As with sandbags, always make sure you’re pumping the water into an appropriate location.

If your home has an upstairs, it’s always worth preparing for the worst and carrying as much as you can to higher ground. The obvious things to take up are electronics, personal items such as photographs, and anything that can’t be easily replaced. 

Some people try to clear their entire ground floor during a flood, which is a hard task, but can save many of your valuable items.


If your house does become unsafe and you have to evacuate, always try to find help as soon as possible.

Your aim should be to find the nearest emergency service team as quickly as possible and follow their directions, but you should also stay calm and don't rush. 

Panicking can lead to accidents which may be more dangerous than the flooding itself, so try to keep a cool head and keep those around you calm as well. 

Before leaving your house, identify the safest exit. You don’t want to walk into the worst of the flooding, so if your back garden is less flooded than the front, use that, providing you won’t be trapping yourself. 

Once you’ve left your house, identify the safest route quickly. 

Avoid flood water as much as you can as it will not only be very cold, but also possibly contaminated. 

If you’ll be driving, make sure you drive very slow and avoid any bodies of water that you wouldn’t drive through under normal conditions. Getting your car submerged in water will not only be costly, but potentially very dangerous.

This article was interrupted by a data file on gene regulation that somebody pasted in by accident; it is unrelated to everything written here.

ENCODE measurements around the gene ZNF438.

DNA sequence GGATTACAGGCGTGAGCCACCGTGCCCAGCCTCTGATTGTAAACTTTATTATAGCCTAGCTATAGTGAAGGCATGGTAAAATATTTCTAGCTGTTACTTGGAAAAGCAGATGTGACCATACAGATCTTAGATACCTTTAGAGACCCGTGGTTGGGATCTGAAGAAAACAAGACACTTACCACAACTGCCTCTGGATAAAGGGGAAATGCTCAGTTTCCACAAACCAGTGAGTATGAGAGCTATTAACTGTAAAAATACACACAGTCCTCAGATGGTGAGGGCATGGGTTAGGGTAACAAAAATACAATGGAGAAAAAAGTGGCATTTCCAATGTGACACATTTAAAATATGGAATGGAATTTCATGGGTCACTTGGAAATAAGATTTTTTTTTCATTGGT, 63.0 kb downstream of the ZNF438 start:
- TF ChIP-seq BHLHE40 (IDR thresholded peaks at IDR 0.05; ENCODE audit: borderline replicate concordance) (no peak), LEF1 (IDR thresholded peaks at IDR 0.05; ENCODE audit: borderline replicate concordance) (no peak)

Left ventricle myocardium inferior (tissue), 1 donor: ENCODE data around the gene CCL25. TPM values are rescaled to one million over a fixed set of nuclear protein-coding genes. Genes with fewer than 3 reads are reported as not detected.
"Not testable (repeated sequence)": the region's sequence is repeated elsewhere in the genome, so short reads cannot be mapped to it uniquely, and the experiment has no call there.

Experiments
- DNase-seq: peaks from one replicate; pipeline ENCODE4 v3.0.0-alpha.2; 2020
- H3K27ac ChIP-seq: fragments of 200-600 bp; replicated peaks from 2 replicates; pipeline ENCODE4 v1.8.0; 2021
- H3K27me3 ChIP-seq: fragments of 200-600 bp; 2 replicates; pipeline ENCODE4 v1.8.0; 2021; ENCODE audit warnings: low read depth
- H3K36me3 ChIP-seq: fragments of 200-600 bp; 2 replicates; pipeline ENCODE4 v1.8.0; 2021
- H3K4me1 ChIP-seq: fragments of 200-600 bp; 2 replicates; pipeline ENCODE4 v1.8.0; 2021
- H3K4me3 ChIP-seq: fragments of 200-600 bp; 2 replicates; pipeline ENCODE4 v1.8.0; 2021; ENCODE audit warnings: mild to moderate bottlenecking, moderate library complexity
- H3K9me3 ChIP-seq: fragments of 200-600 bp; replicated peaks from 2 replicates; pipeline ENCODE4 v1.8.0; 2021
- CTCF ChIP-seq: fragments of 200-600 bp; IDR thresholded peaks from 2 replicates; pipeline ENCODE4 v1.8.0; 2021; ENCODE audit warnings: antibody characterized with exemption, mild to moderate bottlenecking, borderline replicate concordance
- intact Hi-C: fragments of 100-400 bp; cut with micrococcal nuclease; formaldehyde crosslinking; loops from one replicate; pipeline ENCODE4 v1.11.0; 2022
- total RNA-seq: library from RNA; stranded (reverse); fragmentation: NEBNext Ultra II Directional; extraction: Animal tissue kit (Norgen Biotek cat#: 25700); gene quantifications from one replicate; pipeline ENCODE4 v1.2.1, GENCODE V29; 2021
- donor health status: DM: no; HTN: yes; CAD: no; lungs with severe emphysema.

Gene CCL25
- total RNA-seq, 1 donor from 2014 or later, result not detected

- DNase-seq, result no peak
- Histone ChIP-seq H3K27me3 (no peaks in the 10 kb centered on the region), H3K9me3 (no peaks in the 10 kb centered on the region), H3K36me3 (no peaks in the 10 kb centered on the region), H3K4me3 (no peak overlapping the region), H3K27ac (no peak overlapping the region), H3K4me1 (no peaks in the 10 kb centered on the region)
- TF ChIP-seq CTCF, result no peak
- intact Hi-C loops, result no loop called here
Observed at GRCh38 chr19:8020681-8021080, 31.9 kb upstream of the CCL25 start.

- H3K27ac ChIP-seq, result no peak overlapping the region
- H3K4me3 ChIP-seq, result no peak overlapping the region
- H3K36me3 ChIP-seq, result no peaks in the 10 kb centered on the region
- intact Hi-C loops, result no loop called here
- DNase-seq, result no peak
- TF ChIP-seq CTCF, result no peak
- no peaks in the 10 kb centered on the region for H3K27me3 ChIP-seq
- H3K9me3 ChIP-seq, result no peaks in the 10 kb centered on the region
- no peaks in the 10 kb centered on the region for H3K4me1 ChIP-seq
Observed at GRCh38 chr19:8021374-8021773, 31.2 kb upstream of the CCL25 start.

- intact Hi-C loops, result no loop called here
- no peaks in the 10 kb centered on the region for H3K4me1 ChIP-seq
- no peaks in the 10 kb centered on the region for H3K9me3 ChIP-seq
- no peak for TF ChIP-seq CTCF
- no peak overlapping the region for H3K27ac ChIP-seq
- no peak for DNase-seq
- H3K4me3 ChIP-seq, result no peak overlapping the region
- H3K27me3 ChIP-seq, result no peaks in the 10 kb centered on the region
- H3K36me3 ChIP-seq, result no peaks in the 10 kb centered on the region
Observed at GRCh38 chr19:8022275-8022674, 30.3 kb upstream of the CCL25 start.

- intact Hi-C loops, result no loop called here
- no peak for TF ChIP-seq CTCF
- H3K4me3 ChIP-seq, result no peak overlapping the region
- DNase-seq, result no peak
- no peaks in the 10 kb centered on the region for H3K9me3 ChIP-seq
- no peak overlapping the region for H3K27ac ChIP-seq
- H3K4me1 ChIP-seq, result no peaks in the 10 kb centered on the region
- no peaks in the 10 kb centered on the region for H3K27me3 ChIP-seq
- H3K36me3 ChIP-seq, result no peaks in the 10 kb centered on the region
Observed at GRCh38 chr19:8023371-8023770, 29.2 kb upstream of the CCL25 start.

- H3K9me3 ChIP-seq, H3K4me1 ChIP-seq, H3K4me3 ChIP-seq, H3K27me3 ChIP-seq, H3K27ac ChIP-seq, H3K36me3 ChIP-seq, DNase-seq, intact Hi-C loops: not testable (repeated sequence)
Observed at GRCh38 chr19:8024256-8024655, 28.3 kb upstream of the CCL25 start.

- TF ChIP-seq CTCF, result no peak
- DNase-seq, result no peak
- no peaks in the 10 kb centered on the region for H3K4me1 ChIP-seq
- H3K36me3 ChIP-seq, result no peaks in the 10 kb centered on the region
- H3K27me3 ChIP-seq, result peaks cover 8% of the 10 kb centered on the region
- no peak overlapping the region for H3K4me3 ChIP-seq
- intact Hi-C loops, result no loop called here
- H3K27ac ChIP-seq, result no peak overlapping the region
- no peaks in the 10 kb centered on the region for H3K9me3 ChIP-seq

When walking or driving isn’t a viable option, find the highest ground possible. Again, make sure you pick a location which is safe to go up, and always help up the most vulnerable people first. 

Moving away from flooding should always be your first course of action, but if that fails, finding a high spot which is safe from flooding is your next best option. 

When you’re away from the worst of the flooding, or on safe high ground, now is the time to try and contact the emergency services using your phone. 

Providing you can contact them, always give clear information about where you are and follow their instructions.

If you can’t contact them, be patient and don’t panic. Help will be on its way.


As hard as it can be to leave your home during a flood, returning to it afterwards can be even harder. 

Seeing your home left in ruins is a traumatic experience and unfortunately nothing can really prepare you for it. 

Your first priority should be to contact your insurance company to get the ball rolling as soon as possible. Most companies have special departments set up for flood victims after a large scale flood, so you’ll likely speak to someone who is already aware of your situation.